Although the Blue case is certainly open to that interpretation, the case--to the extent it so holds--is no longer good law in light of the intervening Supreme Court decision in Pereira v. United States, 347 U.S. 1, 74 S.Ct. 358, 98 L.Ed. 435 (1954), which squarely holds that specific intent to use the mails is not necessary to prove the substantive offense so long as such use "can reasonably be foreseen, even though not intended." Id. at 9, 74 S.Ct. at 363. The Pereira case when read in light of United States v. Feola, 420 U.S. 671, 95 S.Ct. 1255, 43 L.Ed.2d 541 (1975) disposes of the defendants' conspiracy issue. Feola rejected "a line of cases, commencing with Judge Learned Hand's opinion in United States v. Crimmins, 123 F.2d 271 (CA2 1941), all holding that scienter of a factual element that confers federal jurisdiction, while unnecessary for conviction of the substantive offense, is required in order to sustain a conviction for conspiracy to commit the substantive offense." 420 U.S. at 675-76, 95 S.Ct. at 1259. Feola establishes a general principle that in proving the content of the conspiracy agreement the government need not prove a higher degree of criminal intent or scienter respecting the jurisdictional element than is necessary for the substantive offense itself: "where knowledge of the facts giving rise to federal jurisdiction is not necessary for conviction of a substantive offense embodying a mens rea requirement, such knowledge is equally irrelevant to questions of responsibility for conspiracy to commit that offense." 420 U.S. 696, 95 S.Ct. at 1269. Thus, what the government must show here is an agreement to defraud plus knowledge that the use of the mails was reasonably foreseeable. There is no claim that the proof was insufficient to prove these elements, only that it is insufficient to show a specific intent to use the mails.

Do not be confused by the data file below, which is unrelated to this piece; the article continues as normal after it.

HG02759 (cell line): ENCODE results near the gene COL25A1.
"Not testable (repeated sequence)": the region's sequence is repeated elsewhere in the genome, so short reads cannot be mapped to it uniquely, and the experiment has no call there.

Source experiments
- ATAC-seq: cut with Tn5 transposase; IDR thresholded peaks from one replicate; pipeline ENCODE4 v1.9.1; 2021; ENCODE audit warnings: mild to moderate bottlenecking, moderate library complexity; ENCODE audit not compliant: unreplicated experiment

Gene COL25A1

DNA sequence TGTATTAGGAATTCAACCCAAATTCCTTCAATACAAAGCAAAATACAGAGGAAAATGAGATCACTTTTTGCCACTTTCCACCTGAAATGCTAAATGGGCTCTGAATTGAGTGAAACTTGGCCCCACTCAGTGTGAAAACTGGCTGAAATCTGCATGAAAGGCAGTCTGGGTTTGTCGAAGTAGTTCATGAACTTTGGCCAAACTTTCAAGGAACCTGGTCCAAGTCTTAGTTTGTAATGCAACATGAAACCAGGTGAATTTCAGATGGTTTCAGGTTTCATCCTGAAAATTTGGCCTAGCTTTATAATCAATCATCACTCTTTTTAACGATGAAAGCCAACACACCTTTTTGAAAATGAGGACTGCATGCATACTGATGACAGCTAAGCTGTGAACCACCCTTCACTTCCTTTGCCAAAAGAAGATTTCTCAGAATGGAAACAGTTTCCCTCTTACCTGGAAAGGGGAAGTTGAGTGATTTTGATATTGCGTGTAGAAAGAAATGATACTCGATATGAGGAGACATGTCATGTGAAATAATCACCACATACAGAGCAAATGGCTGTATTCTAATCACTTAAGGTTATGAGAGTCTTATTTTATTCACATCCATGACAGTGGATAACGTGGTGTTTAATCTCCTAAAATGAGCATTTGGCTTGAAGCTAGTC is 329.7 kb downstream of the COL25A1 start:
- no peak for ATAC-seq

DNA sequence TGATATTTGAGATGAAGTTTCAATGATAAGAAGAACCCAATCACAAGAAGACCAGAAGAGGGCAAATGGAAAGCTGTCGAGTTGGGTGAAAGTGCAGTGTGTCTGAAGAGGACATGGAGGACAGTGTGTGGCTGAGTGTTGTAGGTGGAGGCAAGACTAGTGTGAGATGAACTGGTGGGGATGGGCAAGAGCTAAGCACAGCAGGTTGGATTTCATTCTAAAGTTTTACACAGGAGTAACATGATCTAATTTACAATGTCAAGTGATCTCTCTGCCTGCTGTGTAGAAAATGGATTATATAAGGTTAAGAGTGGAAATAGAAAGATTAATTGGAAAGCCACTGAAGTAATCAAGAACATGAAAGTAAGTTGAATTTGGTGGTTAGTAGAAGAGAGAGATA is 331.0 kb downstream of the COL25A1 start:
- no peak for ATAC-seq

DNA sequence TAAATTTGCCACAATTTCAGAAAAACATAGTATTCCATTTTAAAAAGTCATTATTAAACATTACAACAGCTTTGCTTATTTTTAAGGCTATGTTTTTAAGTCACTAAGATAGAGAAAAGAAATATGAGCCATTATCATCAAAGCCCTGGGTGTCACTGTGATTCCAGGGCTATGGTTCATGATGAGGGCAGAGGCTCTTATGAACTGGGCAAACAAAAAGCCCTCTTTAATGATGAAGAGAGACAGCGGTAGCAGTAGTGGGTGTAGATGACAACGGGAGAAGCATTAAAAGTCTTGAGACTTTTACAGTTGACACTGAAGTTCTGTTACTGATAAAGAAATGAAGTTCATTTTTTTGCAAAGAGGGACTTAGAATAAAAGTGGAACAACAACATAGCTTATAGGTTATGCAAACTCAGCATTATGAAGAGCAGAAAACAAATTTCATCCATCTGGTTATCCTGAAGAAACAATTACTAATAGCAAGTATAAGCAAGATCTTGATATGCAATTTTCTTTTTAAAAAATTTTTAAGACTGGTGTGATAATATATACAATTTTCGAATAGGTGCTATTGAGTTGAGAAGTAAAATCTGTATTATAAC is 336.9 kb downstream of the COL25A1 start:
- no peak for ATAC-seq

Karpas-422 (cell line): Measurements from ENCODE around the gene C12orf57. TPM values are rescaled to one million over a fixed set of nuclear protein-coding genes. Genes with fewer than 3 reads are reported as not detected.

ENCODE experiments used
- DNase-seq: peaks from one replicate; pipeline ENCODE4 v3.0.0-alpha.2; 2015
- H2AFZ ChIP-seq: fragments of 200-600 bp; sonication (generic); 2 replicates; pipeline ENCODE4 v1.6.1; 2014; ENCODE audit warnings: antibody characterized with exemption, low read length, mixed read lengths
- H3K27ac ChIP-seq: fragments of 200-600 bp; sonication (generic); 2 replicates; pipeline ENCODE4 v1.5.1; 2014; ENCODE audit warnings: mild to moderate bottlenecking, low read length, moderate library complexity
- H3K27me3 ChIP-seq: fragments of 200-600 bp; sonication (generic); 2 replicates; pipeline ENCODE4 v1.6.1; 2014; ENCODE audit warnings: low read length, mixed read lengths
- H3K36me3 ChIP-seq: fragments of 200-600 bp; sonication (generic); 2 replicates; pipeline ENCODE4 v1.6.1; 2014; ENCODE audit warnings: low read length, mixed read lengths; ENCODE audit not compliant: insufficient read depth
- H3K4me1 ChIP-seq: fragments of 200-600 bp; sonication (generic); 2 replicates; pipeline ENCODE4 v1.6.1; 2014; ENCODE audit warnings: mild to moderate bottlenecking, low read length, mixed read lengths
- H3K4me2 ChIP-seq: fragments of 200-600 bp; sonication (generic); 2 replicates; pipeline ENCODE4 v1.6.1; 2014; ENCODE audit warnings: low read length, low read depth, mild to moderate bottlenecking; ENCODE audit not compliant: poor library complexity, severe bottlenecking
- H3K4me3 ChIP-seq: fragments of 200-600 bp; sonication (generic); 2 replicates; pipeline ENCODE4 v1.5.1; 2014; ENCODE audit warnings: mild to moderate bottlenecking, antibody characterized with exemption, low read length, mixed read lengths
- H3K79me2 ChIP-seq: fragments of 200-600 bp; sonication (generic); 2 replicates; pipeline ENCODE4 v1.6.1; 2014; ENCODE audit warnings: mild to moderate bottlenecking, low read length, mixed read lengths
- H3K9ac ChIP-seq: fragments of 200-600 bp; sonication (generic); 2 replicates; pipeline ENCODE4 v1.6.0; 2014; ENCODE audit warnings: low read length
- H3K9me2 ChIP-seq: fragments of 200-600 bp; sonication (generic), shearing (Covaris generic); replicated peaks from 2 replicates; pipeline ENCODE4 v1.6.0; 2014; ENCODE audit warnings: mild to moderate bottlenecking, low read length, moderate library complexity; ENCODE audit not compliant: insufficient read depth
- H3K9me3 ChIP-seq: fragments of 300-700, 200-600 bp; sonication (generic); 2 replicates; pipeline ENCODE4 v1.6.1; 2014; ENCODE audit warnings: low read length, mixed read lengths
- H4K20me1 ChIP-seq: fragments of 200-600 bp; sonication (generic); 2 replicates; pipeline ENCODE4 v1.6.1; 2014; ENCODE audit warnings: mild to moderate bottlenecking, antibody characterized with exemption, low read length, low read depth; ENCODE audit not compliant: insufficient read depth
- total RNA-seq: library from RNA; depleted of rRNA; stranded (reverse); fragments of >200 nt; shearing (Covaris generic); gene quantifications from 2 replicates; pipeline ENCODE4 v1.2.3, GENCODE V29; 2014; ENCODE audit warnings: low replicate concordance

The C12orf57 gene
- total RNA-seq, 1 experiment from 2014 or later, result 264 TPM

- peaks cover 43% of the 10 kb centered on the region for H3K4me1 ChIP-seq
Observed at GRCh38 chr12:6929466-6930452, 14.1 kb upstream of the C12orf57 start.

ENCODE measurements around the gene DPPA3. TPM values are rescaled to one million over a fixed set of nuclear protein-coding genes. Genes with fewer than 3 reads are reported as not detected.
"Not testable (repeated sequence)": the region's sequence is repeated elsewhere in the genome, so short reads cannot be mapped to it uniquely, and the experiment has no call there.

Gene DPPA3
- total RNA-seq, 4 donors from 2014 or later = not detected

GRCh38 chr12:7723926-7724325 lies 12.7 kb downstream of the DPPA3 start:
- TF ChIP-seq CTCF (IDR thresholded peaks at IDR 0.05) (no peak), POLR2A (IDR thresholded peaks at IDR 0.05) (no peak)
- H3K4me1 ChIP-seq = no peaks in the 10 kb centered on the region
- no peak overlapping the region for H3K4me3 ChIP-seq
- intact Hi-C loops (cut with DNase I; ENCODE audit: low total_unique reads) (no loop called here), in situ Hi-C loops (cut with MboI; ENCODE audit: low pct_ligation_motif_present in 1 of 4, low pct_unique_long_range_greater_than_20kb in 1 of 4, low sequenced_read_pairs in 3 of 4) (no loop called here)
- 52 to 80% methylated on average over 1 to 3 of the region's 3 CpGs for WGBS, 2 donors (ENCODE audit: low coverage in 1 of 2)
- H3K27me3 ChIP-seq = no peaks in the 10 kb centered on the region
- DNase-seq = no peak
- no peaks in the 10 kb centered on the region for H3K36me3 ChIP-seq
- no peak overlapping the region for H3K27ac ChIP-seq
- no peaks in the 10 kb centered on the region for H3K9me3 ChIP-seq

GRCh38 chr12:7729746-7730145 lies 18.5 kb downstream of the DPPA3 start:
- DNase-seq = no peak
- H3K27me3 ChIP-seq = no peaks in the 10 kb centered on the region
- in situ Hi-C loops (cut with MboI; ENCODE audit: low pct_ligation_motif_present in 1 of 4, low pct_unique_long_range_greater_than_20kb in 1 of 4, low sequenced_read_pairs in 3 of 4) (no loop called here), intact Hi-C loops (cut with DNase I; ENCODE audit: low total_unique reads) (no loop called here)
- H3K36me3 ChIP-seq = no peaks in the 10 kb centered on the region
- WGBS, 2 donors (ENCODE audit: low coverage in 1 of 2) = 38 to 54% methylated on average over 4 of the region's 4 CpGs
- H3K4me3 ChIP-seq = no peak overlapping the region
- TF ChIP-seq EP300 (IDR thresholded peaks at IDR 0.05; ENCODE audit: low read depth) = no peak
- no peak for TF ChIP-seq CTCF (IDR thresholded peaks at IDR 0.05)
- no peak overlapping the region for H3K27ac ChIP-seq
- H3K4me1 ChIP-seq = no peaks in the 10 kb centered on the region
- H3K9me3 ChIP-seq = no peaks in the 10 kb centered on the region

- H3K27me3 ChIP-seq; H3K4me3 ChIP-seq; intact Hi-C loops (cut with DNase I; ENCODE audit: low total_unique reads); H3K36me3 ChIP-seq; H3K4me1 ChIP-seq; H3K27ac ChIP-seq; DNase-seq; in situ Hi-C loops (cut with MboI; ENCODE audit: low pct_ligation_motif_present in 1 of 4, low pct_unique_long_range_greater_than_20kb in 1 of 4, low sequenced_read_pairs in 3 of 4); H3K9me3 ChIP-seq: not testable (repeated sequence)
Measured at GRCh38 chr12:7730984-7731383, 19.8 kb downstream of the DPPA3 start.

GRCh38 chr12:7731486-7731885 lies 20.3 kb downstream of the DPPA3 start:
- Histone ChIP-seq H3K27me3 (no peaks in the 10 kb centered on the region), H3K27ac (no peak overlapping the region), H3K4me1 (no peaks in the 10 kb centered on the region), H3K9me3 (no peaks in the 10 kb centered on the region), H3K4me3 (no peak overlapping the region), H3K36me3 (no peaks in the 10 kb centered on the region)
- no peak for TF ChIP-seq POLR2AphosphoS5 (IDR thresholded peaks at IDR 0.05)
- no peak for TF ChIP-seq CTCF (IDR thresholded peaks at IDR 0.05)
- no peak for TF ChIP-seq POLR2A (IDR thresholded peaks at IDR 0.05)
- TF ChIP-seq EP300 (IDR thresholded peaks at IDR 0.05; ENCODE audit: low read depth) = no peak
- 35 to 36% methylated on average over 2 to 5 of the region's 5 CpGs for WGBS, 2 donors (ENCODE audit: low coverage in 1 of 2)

Defendants contend that their convictions should be reversed on the additional ground that the trial judge instructed the jury improperly on the issue of intent in both the conspiracy and substantive charges, although defendants failed to object to the trial judge's instructions on both charges at the time of trial. We conclude that the trial judge did not commit plain error in his instructions on the conspiracy charge because the trial judge made clear to the jury that in order to find the defendants guilty of the conspiracy charge, the jury had to find that the defendants "voluntarily and intentionally" had devised a scheme to defraud through the "wilful misuse of the mails ...." This was not plain error.